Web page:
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Nutrition Basics

Sorting through dietary advice can be challenging.  However, by learning more about the basic nutrition concepts below, you will be better equipped to make healthier food choices.  
Estimating Calories
Calories are a measure of energy that a food or beverage provides.  They come from the carbohydrates, fat, protein, and alcohol in the food and drinks you consume.   It is important to balance the energy you get from foods and beverages with the energy you burn from your daily routine and physical activity.
 
 
Use these sample 2000 calorie menus to help you estimate how much food you will need to meet your calorie needs.
 
To find out how many calories are in a food or beverage, you can check out  Food-a-pedia.
Whole Grains
Grains are divided into 2 subgroups, Whole Grains and Refined Grains.
Whole grains contain the entire grain kernel kernel, which includes three parts: the bran, germ, and endosperm.  Refined grains have undergone a process that removes the bran and germ. This is done to improve shelf life and to give grains a finer texture, but it also removes dietary fiber, iron, and many B vitamins. As part of the refining process, most refined grains are enriched, meaning that certain B vitamins and iron are added back into them, but not all nutrients are replaced.
It is recommended that at least half of your grains be whole grain.  There are many tasty grains to choose from so we encourage you to find new ways to add whole grains to your meals and snacks.
Reducing Sodium
Sodium is an essential nutrient, but most of us consume a lot more than we actually need.  On average, the higher an individual’s sodium intake, the higher the individual’s blood pressure.
 
The Dietary Guidelines for Americans recommend that we reduce our sodium intake to less than 2,300 mg (about 1 teaspoon of table salt) each day and for certain groups to reduce their intake to 1500 mg per day. 
 
The majority of sodium in our diets comes from processed or restaurant foods.  We can’t rely on taste to know how much sodium is in a food, so it is important to read labels.
The Nutrition Facts Label
The Nutrition Facts Label contains important information that you can use to compare food and drink products.  Click here to learn more about each part of the label and how you can use it more effectively and easily.
 
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Popular Topics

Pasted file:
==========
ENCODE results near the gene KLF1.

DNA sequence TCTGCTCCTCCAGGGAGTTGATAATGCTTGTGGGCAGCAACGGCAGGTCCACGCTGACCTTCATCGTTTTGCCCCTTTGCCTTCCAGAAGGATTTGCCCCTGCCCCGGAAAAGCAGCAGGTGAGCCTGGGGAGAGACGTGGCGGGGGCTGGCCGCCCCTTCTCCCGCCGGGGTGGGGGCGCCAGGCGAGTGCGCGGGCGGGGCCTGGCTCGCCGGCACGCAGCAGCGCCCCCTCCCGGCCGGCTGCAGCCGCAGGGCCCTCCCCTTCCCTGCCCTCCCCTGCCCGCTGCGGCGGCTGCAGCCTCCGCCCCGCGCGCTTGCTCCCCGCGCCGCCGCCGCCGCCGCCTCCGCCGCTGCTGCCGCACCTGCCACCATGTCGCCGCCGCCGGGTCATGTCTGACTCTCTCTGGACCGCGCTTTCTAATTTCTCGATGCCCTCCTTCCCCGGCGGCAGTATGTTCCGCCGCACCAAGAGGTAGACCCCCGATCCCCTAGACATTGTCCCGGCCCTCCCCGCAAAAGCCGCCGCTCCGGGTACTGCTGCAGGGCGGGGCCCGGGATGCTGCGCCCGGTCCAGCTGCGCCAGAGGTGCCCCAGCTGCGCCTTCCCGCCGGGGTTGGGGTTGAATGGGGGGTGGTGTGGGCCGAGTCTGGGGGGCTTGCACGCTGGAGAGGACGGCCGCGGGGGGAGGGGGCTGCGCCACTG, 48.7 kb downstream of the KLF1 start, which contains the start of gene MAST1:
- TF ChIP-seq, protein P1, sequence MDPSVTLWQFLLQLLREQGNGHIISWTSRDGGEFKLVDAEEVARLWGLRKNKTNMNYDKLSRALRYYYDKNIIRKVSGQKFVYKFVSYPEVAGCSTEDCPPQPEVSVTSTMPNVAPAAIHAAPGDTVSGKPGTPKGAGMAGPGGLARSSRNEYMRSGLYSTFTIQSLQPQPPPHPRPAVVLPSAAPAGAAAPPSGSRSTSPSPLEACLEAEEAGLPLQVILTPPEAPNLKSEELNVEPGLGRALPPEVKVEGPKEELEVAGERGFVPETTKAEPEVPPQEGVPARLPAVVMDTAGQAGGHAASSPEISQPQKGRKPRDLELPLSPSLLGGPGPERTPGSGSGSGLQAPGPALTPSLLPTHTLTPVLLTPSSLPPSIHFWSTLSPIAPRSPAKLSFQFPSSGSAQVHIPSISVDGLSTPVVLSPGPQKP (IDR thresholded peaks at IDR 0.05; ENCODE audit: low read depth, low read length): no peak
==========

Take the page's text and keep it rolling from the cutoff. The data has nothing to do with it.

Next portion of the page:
See links from FDA and read questions and answers on popular topics like arsenic, seafood, gluten-free labeling and dietary supplements.
 
 
Food Groups
Eating a balanced diet means selecting a variety of foods from each of the five food groups that serve as the building blocks for a healthy diet.  Consuming foods from each group helps you to get all the nutrients you need. The USDA Daily Food Plan and DASH Eating Plan resources can help you plan meals that provide foods from each group
 
Dietary Fats
Dietary fats are an important part of a healthy diet. Fats help us absorb certain vitamins and provide essential fatty acids.  However, when it comes to choosing fats, it is recommended that we choose “oils” over solid fats.
Vitamins, Minerals and Dietary Supplements
Vitamins and mineral play an important role in maintaining our overall health.  To learn more about their specific roles and how much you need, check out these fact sheets.
 
Most of us can get all the vitamins and minerals we need by eating a balanced diet.  However, there are times when we may need to supplement or consume fortified foods to meet our nutrient needs.  For example:
 
  • Women capable of becoming pregnant should consume 400 micrograms (mcg) folic acid per day (from fortified foods and/or supplements).
  • Individuals ages 50 years and older should consume foods fortified with vitamin B12, such as fortified cereals, or dietary supplements.
 
Before taking dietary supplements, it is always a good idea to discuss with your doctor particularly if you are being treated for other conditions, e.g., pregnancy or are taking medications for other conditions.  For more information about specific vitamins, minerals or dietary supplements, check out these resources below: